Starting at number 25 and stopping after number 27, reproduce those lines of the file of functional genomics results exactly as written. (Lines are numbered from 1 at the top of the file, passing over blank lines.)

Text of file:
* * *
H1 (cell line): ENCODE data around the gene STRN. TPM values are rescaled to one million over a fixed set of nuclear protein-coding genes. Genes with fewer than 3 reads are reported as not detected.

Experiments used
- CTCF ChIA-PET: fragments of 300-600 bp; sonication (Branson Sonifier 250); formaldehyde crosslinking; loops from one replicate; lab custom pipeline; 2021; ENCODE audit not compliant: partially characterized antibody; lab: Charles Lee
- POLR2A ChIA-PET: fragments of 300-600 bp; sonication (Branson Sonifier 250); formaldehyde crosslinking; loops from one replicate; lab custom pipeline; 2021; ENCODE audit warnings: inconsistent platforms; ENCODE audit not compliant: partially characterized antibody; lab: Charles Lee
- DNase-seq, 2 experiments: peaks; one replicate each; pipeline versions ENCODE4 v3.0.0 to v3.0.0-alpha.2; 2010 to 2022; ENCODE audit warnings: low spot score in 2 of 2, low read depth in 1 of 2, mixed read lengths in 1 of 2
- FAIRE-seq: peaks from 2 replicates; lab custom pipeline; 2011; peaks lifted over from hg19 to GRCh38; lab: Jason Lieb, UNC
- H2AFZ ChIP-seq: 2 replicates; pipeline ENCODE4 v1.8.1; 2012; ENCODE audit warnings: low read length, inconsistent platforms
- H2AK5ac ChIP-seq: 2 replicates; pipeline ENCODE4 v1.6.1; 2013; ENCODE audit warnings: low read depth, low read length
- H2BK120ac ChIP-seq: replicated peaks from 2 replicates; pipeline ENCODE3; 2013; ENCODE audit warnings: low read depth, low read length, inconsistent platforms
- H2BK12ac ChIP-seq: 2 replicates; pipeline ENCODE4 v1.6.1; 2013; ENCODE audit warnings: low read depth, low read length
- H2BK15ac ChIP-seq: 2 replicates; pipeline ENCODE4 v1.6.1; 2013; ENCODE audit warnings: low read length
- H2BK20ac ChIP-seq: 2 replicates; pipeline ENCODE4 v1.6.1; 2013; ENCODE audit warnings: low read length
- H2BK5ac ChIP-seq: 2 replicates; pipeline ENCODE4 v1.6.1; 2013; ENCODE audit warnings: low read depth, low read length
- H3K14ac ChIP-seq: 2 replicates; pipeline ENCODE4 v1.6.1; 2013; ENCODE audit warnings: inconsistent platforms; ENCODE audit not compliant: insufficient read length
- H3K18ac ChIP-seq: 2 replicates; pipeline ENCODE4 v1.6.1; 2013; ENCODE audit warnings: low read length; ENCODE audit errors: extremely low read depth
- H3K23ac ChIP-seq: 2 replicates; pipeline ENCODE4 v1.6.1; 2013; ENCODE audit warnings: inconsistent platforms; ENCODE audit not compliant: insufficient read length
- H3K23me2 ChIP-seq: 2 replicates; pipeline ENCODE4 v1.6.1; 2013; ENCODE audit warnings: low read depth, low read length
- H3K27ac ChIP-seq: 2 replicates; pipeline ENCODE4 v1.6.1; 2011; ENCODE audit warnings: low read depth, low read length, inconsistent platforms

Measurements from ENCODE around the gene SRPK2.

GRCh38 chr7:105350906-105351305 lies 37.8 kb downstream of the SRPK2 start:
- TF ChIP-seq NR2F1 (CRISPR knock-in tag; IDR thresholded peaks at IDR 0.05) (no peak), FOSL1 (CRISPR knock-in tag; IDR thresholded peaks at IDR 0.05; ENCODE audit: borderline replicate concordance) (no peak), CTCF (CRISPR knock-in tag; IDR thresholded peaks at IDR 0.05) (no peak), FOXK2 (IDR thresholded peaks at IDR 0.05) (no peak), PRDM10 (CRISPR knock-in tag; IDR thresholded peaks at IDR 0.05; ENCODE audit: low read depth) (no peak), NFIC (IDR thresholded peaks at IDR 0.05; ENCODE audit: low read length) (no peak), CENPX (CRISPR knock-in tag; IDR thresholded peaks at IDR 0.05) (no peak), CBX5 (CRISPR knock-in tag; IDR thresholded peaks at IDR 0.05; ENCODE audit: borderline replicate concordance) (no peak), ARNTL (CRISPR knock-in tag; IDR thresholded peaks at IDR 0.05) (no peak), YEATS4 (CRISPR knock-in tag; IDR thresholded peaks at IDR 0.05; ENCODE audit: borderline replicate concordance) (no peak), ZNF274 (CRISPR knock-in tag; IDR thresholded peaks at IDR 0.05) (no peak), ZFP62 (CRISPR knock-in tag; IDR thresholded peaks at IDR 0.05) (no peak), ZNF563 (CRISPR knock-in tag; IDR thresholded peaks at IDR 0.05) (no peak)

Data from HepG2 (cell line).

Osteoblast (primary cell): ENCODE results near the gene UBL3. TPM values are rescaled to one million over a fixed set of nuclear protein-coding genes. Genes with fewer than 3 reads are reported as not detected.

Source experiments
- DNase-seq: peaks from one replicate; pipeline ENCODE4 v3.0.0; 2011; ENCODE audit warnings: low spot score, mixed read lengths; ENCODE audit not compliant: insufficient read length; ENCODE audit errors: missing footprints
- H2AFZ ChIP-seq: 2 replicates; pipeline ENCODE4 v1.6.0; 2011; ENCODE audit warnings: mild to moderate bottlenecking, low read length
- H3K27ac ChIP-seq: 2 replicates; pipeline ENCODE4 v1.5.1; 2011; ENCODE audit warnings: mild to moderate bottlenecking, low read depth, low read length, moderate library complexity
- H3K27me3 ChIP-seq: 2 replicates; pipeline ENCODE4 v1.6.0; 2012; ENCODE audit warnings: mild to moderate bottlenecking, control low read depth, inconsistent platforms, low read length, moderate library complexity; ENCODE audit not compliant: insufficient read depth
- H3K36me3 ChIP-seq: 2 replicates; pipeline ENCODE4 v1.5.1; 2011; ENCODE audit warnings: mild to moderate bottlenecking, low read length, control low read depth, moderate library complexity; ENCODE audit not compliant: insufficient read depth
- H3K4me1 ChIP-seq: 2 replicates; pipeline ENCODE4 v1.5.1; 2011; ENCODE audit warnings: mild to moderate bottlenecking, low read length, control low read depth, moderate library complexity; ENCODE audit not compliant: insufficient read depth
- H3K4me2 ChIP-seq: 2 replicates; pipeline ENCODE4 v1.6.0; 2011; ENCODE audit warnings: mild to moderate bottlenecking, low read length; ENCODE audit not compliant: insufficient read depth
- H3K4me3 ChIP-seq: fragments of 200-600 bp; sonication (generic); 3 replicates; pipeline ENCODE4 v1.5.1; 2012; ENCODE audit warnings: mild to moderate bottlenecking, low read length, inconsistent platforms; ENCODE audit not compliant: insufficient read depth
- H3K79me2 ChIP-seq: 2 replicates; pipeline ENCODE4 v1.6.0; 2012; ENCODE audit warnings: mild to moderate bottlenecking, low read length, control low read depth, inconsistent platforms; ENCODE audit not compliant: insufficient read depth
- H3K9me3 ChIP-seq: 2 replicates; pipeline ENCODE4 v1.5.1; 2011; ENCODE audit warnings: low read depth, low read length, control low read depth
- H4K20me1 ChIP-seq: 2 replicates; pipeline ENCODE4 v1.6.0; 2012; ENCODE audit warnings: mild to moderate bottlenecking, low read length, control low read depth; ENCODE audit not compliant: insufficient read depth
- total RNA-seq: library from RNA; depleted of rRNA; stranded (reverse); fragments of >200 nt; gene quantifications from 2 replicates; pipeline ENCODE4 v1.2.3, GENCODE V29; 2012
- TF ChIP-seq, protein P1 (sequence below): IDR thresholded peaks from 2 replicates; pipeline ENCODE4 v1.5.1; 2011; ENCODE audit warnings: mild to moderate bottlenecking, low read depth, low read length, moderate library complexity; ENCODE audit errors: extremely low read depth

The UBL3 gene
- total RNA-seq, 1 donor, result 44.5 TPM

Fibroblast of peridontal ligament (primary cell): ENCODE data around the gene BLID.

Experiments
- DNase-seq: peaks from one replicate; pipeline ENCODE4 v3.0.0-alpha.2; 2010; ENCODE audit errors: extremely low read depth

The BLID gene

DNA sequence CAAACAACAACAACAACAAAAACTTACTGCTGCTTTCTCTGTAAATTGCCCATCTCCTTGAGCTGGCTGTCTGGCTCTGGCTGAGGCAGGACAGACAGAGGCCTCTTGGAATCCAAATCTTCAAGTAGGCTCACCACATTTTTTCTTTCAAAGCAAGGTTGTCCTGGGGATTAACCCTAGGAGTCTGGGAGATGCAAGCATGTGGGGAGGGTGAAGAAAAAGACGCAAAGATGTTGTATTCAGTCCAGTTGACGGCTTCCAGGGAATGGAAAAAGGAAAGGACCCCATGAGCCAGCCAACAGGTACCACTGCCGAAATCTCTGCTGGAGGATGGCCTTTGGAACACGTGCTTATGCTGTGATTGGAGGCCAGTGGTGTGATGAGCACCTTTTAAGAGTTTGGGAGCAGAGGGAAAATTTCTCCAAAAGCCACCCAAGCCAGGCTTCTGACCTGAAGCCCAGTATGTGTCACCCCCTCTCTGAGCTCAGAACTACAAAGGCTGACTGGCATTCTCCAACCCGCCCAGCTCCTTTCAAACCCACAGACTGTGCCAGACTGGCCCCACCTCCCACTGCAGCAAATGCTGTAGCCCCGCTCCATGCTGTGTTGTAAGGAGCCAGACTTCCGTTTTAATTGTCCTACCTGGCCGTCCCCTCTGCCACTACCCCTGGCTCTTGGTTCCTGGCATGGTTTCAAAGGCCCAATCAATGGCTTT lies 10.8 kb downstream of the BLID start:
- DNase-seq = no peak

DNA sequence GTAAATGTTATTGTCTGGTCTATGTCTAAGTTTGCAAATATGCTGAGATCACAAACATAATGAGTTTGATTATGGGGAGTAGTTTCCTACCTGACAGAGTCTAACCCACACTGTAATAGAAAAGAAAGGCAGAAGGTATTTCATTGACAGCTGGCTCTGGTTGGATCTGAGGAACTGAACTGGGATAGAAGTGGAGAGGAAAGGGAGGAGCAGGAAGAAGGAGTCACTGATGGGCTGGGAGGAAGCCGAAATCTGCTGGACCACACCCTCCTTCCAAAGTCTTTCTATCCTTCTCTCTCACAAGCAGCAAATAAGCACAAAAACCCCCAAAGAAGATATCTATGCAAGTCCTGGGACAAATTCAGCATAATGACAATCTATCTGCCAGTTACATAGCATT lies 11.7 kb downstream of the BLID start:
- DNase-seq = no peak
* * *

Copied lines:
- DNase-seq: peaks from one replicate; pipeline ENCODE4 v3.0.0; 2011; ENCODE audit warnings: low spot score, mixed read lengths; ENCODE audit not compliant: insufficient read length; ENCODE audit errors: missing footprints
- H2AFZ ChIP-seq: 2 replicates; pipeline ENCODE4 v1.6.0; 2011; ENCODE audit warnings: mild to moderate bottlenecking, low read length
- H3K27ac ChIP-seq: 2 replicates; pipeline ENCODE4 v1.5.1; 2011; ENCODE audit warnings: mild to moderate bottlenecking, low read depth, low read length, moderate library complexity